As leaders on the farm, we generally model our leadership style on something – or someone else – that we’ve experienced before. It could be someone we know and have the opportunity to closely observe how they lead. It could be a close relative, or the person we’ve learned the most about farming from, or a neighbor.
We may also choose to model our leadership in part on what we’ve learned and studied – whether that’s through reading books, attending conferences or listening to radio programs and podcasts. Maybe we piece together our own philosophy through a combination of different resources, filtered through our own day to day experiences.
One of the things we may also have a clear idea on – whether we’re completely aware of it or not – are some traits or behaviors we want to make sure aren’t part of the way we lead our farm.
Sometimes this comes from observation of how other farmers or business leaders run their organizations. Or maybe you’re intentionally running the farm differently in some ways versus previous generations.
Putting in the work
Building your own leadership philosophy takes both effort and intention. A farmer at any point in their career will benefit from this type of reflection – and it’s especially important for new or future farm leaders to do some work on the way they want to lead before they step into that role.
It’s true that our leadership style will probably evolve over time as we gain more experience and figure out what works best for us and for our operation. But it’s good to keep paying attention to the way you’re leading. Ask yourself whether your leadership in the day to day is lined up with what your farm needs and what type of leader you want to be.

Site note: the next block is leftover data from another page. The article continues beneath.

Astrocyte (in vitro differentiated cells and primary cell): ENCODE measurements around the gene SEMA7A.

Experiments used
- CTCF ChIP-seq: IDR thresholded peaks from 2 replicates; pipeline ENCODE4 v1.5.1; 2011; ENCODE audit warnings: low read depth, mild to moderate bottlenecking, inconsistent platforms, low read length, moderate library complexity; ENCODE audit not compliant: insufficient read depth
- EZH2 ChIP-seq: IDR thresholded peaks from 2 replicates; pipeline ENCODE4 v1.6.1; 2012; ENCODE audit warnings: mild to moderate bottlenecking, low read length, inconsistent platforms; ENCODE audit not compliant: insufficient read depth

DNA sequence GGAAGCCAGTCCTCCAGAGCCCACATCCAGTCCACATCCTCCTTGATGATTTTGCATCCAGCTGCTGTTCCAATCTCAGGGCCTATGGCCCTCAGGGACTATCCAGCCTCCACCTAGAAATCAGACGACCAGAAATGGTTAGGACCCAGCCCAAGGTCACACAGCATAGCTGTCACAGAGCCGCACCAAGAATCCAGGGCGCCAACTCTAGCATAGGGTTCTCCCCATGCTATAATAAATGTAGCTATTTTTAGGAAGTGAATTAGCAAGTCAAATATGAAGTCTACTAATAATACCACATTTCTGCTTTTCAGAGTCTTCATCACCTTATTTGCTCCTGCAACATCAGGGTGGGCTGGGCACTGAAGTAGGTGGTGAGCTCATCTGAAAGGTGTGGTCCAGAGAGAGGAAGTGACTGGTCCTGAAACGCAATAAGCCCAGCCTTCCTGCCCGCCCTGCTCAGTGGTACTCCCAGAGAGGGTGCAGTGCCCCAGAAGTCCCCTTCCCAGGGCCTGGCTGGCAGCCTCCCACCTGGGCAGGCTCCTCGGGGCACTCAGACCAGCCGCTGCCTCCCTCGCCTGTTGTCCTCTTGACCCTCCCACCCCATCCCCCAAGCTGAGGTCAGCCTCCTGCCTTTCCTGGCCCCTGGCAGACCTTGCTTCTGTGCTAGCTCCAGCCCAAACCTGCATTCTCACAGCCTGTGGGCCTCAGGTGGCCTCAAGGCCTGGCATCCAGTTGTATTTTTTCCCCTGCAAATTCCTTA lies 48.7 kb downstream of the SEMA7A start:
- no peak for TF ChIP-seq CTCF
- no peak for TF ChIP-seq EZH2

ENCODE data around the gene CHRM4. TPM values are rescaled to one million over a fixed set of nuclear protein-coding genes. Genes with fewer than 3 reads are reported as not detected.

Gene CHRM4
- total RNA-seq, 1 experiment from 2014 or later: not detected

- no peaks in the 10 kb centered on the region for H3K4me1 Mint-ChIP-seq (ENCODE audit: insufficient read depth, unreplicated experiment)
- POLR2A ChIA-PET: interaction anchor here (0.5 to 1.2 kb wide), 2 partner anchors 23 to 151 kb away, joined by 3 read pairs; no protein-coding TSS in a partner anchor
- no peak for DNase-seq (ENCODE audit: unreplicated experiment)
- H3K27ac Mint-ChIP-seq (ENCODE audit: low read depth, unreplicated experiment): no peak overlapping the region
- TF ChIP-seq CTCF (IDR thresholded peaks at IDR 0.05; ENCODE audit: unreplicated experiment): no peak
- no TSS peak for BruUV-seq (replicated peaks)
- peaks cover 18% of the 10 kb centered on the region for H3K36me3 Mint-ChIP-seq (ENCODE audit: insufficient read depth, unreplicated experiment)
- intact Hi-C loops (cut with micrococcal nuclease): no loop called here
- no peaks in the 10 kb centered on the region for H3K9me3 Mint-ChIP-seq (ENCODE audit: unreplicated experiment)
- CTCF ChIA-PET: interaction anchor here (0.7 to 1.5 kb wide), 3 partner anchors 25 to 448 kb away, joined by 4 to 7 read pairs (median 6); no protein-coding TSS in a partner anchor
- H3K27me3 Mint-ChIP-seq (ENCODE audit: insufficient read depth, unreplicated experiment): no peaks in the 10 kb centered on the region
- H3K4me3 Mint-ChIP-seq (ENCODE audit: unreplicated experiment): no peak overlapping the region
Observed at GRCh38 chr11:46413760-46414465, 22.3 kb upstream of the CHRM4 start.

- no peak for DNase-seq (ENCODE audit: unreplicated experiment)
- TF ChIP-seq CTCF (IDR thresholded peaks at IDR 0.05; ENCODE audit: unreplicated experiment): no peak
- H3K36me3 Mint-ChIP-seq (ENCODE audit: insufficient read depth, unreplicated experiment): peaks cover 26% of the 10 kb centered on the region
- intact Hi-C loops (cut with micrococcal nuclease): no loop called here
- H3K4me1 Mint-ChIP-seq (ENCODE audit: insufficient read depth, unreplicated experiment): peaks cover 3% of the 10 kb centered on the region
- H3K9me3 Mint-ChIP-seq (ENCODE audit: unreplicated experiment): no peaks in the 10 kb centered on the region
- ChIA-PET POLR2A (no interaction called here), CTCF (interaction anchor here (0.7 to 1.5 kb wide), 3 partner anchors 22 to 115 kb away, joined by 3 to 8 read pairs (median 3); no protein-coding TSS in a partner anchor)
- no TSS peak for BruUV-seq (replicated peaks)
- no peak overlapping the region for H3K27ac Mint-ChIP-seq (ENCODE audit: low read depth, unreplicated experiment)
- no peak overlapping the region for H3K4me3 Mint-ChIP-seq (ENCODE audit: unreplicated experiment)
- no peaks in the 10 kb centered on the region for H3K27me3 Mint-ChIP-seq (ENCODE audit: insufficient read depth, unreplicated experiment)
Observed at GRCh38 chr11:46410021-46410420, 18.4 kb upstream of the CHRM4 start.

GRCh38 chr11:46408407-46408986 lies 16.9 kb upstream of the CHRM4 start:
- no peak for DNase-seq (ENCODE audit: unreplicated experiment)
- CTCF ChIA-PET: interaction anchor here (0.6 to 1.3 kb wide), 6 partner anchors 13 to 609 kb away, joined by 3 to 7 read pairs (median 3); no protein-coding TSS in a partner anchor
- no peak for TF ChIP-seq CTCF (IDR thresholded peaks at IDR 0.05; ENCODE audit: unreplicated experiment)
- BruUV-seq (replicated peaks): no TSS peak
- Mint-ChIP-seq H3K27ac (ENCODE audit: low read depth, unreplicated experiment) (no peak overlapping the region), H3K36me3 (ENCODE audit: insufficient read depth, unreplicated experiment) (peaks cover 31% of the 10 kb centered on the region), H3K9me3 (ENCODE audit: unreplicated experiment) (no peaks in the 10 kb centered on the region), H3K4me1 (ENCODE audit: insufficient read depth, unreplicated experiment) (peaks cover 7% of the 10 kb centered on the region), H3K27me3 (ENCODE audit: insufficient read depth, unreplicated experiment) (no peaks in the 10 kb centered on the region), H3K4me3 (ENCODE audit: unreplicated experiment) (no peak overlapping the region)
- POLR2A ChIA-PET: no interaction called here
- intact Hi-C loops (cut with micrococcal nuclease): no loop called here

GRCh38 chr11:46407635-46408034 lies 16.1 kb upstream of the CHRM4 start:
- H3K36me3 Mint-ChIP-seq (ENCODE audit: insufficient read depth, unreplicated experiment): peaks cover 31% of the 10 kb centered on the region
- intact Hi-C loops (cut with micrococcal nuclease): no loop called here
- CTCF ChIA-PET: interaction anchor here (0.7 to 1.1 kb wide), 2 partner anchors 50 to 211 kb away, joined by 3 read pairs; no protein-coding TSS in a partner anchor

Becoming more aware of what – or who – you’re modeling your leadership on gives you more choices in how you pursue developing yourself as a leader. With so many resources available today around the topic of leadership, there’s a lot to choose from – so it’s important to be selective.
Ask the questions
Here are a few questions to ask yourself as you get started:
- Who is the leader I admire most? Why?
- How have I or can I adapt what I admire most about them into my own leadership style on my farm, in alignment with the needs of my operation?
- What’s the best book I’ve read or speaker I’ve heard on the topic of leadership?
- What are two specific things I’ve taken or can take from that resource into my everyday leadership?
- What am I currently doing or working on at this time to increase my leadership skills?
- What particular area or skill of leadership do I want to actively work on in the next couple months?
One resource you can listen to for free during harvest this fall is the Modern Farm Business podcast. This podcast focuses on farm leadership, with now more than 60 episodes available for download. Each one looks at a particular aspect of leadership, specifically for farm leaders.
The opinions of the author are not necessarily those of Farm Futures or Farm Progress.